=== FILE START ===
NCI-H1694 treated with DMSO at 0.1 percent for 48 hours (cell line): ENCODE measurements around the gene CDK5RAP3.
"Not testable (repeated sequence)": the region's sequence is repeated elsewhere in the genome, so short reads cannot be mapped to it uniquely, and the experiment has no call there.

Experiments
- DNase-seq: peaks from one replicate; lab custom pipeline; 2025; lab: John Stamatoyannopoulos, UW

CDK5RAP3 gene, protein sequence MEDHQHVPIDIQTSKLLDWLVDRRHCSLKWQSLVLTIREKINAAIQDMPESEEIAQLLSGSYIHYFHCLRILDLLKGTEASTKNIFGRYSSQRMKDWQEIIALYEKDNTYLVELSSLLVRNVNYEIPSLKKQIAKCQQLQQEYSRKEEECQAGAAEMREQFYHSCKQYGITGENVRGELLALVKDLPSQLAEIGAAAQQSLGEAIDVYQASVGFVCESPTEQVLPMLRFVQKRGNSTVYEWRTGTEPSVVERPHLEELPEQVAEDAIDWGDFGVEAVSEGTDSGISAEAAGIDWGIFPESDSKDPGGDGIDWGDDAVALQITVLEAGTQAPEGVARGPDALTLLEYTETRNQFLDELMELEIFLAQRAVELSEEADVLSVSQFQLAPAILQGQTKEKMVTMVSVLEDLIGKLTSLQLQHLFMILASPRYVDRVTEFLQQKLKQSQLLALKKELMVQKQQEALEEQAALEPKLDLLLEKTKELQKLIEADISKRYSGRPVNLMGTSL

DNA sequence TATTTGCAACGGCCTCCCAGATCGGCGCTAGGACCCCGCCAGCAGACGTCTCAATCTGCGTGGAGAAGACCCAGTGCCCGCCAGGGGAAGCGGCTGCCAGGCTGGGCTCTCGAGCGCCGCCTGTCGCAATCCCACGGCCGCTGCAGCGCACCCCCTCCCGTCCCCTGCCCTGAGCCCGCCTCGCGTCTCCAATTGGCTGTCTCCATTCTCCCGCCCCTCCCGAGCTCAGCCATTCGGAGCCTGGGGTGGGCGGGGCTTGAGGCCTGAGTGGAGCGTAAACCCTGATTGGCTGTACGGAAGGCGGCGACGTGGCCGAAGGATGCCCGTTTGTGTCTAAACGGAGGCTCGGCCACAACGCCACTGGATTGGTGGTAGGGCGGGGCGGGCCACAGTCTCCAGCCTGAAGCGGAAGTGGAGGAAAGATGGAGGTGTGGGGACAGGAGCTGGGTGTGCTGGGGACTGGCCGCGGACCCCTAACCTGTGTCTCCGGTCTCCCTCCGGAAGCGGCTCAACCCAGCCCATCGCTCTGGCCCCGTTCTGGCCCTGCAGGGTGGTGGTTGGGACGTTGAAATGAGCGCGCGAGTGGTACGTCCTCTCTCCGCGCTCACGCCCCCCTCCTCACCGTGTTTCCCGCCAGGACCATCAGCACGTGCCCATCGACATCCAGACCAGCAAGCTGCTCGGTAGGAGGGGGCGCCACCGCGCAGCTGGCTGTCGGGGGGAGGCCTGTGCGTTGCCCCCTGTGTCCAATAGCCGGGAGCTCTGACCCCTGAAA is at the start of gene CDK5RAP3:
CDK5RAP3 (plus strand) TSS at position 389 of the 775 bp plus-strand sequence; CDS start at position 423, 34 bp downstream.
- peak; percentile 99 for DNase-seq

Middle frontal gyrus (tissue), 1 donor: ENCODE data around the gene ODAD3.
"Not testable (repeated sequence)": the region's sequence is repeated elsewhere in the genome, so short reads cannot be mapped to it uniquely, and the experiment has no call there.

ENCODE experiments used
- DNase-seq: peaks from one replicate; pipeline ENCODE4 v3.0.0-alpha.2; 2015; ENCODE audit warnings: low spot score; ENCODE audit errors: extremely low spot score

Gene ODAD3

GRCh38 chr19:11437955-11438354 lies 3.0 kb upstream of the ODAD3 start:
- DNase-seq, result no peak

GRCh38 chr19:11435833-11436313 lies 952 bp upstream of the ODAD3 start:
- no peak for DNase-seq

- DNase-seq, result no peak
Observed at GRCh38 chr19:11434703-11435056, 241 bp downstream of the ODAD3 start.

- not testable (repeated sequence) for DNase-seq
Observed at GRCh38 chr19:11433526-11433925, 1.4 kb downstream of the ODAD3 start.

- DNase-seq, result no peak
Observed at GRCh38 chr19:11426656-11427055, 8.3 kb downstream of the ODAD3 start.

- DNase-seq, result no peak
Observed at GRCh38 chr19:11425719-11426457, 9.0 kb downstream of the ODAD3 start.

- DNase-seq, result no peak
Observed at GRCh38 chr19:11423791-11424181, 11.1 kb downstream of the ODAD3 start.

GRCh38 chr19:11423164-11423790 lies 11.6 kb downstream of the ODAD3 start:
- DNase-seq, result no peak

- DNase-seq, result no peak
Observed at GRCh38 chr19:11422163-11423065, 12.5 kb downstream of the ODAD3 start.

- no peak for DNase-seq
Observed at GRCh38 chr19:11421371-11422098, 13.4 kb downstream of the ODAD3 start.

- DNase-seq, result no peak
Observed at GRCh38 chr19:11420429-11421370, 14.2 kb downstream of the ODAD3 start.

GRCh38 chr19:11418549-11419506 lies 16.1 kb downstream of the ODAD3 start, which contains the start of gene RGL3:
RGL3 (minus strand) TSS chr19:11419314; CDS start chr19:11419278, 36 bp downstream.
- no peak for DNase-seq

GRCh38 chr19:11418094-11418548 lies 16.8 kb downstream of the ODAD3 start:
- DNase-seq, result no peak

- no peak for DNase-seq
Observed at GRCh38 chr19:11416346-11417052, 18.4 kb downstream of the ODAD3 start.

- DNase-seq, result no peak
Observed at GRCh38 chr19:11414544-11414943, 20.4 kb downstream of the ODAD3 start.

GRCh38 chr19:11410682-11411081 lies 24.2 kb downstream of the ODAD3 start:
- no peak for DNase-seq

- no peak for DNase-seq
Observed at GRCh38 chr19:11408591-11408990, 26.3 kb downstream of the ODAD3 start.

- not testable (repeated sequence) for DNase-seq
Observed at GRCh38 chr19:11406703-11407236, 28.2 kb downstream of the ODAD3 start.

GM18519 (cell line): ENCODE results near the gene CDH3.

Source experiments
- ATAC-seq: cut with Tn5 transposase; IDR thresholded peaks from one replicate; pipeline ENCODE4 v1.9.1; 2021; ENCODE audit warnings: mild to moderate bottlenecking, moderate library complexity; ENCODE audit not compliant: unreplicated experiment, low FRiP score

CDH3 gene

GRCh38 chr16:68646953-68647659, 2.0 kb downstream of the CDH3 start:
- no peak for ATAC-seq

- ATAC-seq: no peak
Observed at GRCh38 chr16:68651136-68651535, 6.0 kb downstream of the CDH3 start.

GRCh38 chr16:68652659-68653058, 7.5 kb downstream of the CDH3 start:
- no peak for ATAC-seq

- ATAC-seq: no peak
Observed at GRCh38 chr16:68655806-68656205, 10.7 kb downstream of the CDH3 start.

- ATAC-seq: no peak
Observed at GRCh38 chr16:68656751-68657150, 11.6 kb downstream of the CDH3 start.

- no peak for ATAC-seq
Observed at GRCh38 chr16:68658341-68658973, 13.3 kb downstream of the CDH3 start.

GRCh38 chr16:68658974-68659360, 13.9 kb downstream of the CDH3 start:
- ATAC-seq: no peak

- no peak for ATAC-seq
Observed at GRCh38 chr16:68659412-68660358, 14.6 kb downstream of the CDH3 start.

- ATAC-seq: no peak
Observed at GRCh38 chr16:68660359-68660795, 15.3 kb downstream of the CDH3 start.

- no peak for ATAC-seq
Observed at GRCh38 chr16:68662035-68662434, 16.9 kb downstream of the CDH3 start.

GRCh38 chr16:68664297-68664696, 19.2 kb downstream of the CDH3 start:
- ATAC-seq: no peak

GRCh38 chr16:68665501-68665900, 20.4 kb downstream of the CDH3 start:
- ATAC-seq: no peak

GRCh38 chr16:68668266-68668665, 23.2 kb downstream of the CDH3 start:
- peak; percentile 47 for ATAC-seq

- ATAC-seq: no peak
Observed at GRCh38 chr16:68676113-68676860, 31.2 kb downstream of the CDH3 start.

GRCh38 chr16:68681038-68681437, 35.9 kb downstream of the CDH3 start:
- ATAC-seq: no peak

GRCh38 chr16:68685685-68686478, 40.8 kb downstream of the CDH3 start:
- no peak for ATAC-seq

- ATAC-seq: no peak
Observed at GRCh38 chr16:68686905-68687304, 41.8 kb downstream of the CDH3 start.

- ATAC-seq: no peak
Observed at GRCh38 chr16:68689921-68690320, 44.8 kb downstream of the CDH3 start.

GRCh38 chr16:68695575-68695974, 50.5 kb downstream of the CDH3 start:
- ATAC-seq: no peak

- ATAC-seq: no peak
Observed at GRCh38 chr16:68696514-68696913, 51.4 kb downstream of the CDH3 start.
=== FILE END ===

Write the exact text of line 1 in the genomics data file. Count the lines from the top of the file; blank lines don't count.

NCI-H1694 treated with DMSO at 0.1 percent for 48 hours (cell line): ENCODE measurements around the gene CDK5RAP3.